David Novak & Matt Sakakeeny, eds. Keywords in Sound. Durham, NC: Duke University Press, 2015.
Trevor Pinch and Karin Bijsterveld, eds., The Oxford Handbook of Sound Studies, New York: Oxford University Press, 2013.
Tara Rodgers, ed. Pink Noises: Women on Electronic Music and Sound. Durham, NC: Duke University Press, 2010.
R. Murray Schafer, The Soundscape: Our Sonic Environment and the Tuning of the World, Destiny Books, Rochester, VT, 1977.
David Schwarz, Listening Subjects: Music, Psychoanalysis, Culture. Durham, NC: Duke University Press, 1997.
Hillel Schwartz, Making Noise: From Babel to The Big Bang and Beyond, Cambridge, M.A.: Zone Books, 2011.
Kaja Silverman, The Acoustic Mirror; The Female Voice in Psychoanalysis and Cinema, Indiana University Press, Indianapolis, 1988.
Mary Ann Smart, ed. Siren Songs: Representations of Gender and Sexuality in Opera. Princeton, NJ: Princeton University Press, 2000.
Mark M. Smith, Hearing History: A Reader, Athens: Georgia University Press, 2004
Jonathan Sterne, The Audible Past: Cultural Origins of Sound Reproduction, Duke University Press, Durham and London, 2003.
---, MP3: The Meaning of a Format (Sign, Storage, Transmission), Duke University Press, Durham and London, 2012.
Peter Szendy, Listen: A History of Our Ears, Fordham University Press, 2007.
Mark M. Smith, Hearing History: A Reader, Georgia Univ. Press, 2004.
Michael Taussig, Mimesis and Alterity: A Particular History of the Senses, Routledge, New York, 1993.
Timothy Taylor, Strange Sounds: Music, Technology and Culture, Routledge, 2001.
Your final grade will be based on the following
|•||Assignment 1 - 10%|
|•||Assignments 2 and 3 - 20% each (40% total)|
|Assignment 4 - 30 %|
|•||Class participation* 20%|
* Your general performance in class including participation, attendance, and punctuality, except in the special cases listed above, such as if you have more than 3 unexcused absences.
Generally, outstanding ('A') students in this class have good attendance and completed all their assignments on time. They are consistently well prepared for class, and actively participate in and advance our discussions with pertinent information, questions, and observations. Their work demonstrate their awareness of the issues at hand, the historical context for the film and videos they are discussing, as well as their ability to articulate their observations and analyses in a clear and concise manner. Only letter grades are given out in this class.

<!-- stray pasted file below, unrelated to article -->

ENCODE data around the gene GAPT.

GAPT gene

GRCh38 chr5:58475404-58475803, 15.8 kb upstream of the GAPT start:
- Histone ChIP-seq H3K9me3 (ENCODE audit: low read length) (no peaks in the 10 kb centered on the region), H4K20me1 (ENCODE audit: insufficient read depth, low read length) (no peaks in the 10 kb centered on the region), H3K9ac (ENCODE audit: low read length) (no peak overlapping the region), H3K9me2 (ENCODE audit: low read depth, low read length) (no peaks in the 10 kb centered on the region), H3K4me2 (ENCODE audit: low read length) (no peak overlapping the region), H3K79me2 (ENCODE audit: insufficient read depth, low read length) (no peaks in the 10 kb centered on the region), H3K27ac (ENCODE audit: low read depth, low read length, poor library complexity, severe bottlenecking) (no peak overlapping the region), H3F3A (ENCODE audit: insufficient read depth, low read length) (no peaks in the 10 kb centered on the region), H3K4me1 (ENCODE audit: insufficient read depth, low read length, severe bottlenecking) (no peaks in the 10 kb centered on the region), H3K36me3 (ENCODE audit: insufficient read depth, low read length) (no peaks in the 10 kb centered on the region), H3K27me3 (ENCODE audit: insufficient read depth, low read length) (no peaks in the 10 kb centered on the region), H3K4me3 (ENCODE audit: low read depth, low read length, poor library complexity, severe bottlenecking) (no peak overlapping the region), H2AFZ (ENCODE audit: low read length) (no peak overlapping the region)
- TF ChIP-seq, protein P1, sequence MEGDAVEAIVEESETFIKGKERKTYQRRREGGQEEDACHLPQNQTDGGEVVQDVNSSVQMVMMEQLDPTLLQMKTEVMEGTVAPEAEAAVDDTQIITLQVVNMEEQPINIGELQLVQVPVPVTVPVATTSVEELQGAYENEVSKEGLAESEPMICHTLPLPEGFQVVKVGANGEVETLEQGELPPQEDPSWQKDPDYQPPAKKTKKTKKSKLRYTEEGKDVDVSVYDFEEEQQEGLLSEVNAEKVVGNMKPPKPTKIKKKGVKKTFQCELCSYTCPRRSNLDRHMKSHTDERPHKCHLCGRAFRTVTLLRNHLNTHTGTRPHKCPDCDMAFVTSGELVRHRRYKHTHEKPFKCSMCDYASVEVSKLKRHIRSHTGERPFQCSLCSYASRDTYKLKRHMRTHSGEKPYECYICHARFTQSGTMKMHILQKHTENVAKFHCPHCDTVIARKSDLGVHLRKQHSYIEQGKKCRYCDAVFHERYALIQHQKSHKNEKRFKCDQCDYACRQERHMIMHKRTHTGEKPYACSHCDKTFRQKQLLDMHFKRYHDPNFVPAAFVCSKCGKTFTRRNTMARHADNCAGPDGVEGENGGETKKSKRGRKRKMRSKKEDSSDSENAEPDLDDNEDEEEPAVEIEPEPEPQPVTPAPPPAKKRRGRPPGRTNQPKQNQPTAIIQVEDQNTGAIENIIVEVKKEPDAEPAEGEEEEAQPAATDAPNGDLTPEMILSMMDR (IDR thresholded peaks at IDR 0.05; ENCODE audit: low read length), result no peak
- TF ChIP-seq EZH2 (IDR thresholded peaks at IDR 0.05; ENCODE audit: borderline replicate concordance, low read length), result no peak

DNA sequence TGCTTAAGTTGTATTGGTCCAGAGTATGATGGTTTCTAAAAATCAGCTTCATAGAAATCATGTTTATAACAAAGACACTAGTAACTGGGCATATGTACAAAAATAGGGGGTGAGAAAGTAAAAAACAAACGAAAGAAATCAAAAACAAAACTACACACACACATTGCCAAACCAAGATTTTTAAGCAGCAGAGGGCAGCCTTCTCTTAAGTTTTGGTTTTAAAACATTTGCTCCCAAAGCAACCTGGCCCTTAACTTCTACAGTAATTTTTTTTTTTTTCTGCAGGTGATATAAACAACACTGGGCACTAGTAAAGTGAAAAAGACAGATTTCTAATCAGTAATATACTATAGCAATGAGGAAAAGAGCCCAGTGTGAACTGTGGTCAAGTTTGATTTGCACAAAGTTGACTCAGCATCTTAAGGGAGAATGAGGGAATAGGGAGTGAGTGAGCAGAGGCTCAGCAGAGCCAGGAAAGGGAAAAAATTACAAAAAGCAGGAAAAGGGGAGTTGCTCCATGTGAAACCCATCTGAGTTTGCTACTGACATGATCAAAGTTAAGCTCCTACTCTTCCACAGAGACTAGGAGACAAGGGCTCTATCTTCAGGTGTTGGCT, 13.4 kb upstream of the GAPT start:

Academic Dishonesty-Academic dishonesty in any form -- including the representation of someone else's work as your own, the destruction or malicious alteration of the work of others, the re-use of work prepared for another course, and so on -- will be subject to the most severe penalties permitted under your school's student code.
Extra credit- Students are encouraged to attend screenings, conferences, lectures, exhibitions and web events related to this course. Write a two-page (typed and double-spaced) report of the event or activity. Incorporate the event's relevance to the class as well as your personal responses to it. Proof of attendance is required (keep your ticket stubs, programs, etc.) Students are allowed two extra credit papers. Announcements for events of interest to this class are done in the first 5 mins. of each class.
* I try my best to make my grading criteria as clear as possible, and you are welcome to come and discuss your grades and your class performance with me. However, I only consider legitimate concerns, and be aware that your grade is as likely to go down as it is to go up after I reassess your assignment. I do not tolerate haggling, bribing, threats, and any other pointless arguments. I consider all aspects of your performance before I assign a grade, please respect my assessment as I respect your efforts.
Equipment and editing rooms can now be reserved on-line at the Media Studies web site
Equipment Checkout Days:
Mondays and Thursdays
DVD, CD, DAT tapes and other media for class projects can be purchased at the bookstore, on-line, or at any good A/V supply store (Ametron, Studio Film & Tape, etc.) If you go to a supply store or buy on-line, it is usually cheaper to buy in bulk, so a group of you may want to organize and purchase tapes together.
* A note on general respect and care: we are all depending on each other to keep our equipment in good working order. If the equipment breaks down, no one can complete his or her work! You are responsible for reading and following rules for equipment usage. Stephanie Hutin, Eddie Gonzalez or myself may revoke access privileges at any time if the rules are not followed. Use common sense and please be considerate of each other: return the equipment on time.